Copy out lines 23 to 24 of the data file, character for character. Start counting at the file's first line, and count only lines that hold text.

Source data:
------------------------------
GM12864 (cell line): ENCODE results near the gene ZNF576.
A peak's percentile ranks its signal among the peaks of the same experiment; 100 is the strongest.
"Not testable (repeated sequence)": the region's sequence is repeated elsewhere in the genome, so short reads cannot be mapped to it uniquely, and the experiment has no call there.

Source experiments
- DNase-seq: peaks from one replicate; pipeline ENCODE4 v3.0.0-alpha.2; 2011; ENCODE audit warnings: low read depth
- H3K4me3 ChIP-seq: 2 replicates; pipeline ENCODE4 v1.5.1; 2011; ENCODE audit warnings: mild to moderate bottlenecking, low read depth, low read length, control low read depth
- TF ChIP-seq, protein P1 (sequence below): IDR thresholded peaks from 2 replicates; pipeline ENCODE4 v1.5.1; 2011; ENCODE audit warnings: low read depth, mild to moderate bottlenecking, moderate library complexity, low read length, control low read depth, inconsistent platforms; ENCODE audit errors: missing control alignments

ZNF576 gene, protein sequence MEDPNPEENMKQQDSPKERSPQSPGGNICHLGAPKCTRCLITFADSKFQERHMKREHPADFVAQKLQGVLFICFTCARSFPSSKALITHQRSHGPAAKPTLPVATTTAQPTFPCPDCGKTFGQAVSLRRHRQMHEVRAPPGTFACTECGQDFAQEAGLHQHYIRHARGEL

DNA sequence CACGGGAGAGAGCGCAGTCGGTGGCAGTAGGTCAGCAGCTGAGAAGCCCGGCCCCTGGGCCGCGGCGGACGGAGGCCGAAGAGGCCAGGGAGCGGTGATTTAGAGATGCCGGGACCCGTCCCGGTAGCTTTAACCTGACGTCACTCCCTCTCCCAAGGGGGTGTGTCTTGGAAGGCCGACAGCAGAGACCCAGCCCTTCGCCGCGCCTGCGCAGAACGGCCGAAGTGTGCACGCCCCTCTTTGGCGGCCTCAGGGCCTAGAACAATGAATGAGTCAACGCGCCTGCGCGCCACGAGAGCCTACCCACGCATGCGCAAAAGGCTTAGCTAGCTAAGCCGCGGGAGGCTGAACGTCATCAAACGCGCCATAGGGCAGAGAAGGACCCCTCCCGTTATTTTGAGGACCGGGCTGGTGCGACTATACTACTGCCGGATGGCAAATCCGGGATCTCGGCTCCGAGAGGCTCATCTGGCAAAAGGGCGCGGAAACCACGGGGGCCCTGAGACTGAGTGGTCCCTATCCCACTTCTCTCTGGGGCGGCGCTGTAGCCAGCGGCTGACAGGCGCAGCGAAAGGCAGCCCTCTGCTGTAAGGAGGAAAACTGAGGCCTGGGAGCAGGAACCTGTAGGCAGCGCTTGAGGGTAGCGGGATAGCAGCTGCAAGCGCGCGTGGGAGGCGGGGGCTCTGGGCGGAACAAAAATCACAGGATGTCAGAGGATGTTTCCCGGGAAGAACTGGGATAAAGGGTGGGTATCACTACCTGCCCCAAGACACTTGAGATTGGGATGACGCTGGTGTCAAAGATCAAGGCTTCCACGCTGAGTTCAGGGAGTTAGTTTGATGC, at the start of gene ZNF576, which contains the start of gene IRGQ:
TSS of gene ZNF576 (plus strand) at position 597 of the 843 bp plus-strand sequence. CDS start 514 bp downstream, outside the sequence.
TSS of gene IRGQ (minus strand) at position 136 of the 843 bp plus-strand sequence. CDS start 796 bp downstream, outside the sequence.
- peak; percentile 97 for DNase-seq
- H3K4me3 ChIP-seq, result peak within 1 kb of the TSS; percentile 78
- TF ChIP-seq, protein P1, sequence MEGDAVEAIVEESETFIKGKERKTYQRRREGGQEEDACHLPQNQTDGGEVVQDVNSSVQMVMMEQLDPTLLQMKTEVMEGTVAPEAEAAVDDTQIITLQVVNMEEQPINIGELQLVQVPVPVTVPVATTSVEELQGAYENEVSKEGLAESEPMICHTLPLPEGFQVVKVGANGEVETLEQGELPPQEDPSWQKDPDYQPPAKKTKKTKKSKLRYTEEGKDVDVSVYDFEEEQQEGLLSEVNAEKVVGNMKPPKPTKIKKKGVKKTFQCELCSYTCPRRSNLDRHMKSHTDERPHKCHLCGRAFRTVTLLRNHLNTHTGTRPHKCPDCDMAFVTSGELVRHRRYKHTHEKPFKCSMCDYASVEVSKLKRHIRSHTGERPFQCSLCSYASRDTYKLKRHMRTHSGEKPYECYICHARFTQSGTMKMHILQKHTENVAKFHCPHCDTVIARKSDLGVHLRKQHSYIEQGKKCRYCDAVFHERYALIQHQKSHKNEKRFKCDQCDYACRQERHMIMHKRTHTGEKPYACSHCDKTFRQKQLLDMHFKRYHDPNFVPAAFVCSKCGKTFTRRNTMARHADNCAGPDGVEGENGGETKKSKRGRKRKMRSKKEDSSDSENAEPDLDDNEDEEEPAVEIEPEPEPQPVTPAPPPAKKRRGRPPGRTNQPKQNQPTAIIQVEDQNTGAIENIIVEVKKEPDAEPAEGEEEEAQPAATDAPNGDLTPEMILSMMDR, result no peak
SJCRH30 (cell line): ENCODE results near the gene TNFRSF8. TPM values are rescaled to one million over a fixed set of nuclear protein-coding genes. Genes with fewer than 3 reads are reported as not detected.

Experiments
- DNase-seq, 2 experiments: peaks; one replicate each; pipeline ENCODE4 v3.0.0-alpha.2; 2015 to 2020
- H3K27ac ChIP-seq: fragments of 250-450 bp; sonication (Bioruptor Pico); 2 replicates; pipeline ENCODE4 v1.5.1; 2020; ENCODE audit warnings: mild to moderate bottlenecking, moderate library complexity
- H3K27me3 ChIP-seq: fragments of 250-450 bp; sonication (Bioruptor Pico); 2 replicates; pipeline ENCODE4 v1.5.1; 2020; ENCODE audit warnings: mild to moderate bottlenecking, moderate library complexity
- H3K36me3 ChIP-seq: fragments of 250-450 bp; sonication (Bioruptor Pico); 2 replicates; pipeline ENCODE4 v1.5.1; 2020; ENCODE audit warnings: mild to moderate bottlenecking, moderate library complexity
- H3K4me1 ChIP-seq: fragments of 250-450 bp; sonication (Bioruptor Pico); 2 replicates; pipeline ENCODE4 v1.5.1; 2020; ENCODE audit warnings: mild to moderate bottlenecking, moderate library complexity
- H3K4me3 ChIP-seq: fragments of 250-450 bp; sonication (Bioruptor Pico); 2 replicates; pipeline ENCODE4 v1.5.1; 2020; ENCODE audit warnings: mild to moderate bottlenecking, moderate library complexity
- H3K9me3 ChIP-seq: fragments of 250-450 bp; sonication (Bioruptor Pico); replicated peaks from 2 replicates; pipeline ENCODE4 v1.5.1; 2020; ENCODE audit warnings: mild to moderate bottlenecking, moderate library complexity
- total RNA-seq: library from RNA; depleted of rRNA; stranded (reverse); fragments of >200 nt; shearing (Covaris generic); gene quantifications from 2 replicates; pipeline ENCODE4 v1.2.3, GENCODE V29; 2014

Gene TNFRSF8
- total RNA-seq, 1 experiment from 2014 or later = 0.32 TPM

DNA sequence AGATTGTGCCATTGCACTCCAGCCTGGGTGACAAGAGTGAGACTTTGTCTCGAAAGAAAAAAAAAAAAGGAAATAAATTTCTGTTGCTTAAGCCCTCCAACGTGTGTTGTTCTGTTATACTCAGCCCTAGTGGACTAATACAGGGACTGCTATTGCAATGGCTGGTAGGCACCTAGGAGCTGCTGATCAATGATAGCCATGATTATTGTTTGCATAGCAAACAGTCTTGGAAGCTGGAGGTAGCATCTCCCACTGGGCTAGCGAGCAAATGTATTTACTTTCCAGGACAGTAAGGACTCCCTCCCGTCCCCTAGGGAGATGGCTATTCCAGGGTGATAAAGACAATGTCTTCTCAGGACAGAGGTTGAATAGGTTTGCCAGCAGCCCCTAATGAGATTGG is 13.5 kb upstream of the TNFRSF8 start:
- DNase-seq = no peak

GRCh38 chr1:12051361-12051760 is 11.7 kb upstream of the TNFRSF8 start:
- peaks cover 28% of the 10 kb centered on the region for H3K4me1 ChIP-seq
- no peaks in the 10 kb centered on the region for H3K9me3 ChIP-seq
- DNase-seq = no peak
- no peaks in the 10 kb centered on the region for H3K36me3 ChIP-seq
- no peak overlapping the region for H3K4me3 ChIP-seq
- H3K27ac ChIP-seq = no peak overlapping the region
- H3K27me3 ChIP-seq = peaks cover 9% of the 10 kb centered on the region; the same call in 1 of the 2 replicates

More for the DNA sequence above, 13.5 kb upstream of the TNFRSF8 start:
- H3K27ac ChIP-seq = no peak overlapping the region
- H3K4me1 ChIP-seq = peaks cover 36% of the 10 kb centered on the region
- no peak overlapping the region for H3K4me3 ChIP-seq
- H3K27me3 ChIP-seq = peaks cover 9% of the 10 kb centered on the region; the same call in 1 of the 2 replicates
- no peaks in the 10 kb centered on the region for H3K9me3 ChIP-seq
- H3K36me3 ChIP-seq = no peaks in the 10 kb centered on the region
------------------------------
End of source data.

- H3K9me3 ChIP-seq: fragments of 250-450 bp; sonication (Bioruptor Pico); replicated peaks from 2 replicates; pipeline ENCODE4 v1.5.1; 2020; ENCODE audit warnings: mild to moderate bottlenecking, moderate library complexity
- total RNA-seq: library from RNA; depleted of rRNA; stranded (reverse); fragments of >200 nt; shearing (Covaris generic); gene quantifications from 2 replicates; pipeline ENCODE4 v1.2.3, GENCODE V29; 2014